Ways to Save Money #10: Don’t Carry a Credit Card Balance
This is part ten of the Ways to Save Money Series.
Some of the referrals I promote on this site are for various credit cards. I battled with the idea of promoting cards when I myself had so many problems with them. However, I was able to triumph over my credit card addiction, and I feel many others of you are also able to resist the urge to spend when you don’t have the money to pay off the card each month. And that’s what this “Way to Save Money” is all about: Saving money by paying off your credit card balance each month.
This is one of those “Save money by not spending it” methods versus the trust “Sticking money in the bank” types. By paying off your charges in full each month, you’ll avoid paying interest on the balance. Granted, the credit card companies have some sneaky ways to trick you into messing up, such as changing the grace period or due date without notifying you (although they’re required by law) or burying the notice in some crazy amount of fine print. There’s only so much you can control, but by monitoring your statements and spending habits, you can seriously help your debt management efforts.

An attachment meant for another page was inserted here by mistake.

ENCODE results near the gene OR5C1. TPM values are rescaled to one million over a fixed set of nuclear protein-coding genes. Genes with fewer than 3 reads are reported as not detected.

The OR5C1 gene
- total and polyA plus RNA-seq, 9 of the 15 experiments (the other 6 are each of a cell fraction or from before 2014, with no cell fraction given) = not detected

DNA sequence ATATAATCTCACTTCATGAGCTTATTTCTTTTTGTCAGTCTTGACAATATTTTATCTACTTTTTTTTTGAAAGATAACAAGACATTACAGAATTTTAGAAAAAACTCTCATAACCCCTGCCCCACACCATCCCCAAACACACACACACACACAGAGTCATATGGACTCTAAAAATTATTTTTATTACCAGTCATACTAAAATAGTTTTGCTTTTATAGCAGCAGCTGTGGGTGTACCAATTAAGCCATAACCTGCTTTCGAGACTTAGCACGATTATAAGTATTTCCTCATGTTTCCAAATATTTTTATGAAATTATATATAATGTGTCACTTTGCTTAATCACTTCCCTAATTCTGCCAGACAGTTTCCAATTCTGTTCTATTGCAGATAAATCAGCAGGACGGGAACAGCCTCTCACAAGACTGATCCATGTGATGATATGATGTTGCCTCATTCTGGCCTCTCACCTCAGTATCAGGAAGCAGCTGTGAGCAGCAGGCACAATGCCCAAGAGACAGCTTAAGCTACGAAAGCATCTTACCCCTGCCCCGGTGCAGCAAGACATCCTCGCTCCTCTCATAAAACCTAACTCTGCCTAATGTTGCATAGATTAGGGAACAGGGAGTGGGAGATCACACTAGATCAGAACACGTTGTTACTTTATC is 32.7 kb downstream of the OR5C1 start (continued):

Since paying off our “legacy” credit card debt (i.e. the stuff from college, our wedding, our new house and some mistakes) back in September 2007, we still continue to use our credit cards. However, we have not carried over a balance on an interest-bearing account since then. We charge over $1000 per month for groceries, gas, dining and any other purchases in order to get cashback and rewards points and to track our spending more accurately (versus paying with cash only).
Granted, there come times that some of us truly can’t make ends meet that month, even if we’re maintaining a frugal lifestyle. Perhaps you’re only able to live paycheck-to-paycheck, and too many bills are due at the same time. You might have to charge a few to your card. I strongly advise that you don’t let those charges ride past the due date or you could easily find yourself in a hole. It’s not hard for the interest to become overwhelming, especially on a high interest card. But if you do slip one month, don’t think “all is lost!”, because it isn’t. Just pick back up where you left off and tackle that credit card debt. Don’t let it pile up month after month.
So in summary, by paying off your credit card balance(s) each month, you’ll avoid paying interest, potentially earn rewards and cashback, and utilize the convenience of living in a cashless society. You can then use that additional income to tackle other debt, increase your rainy day fund, or contribute to your retirement account!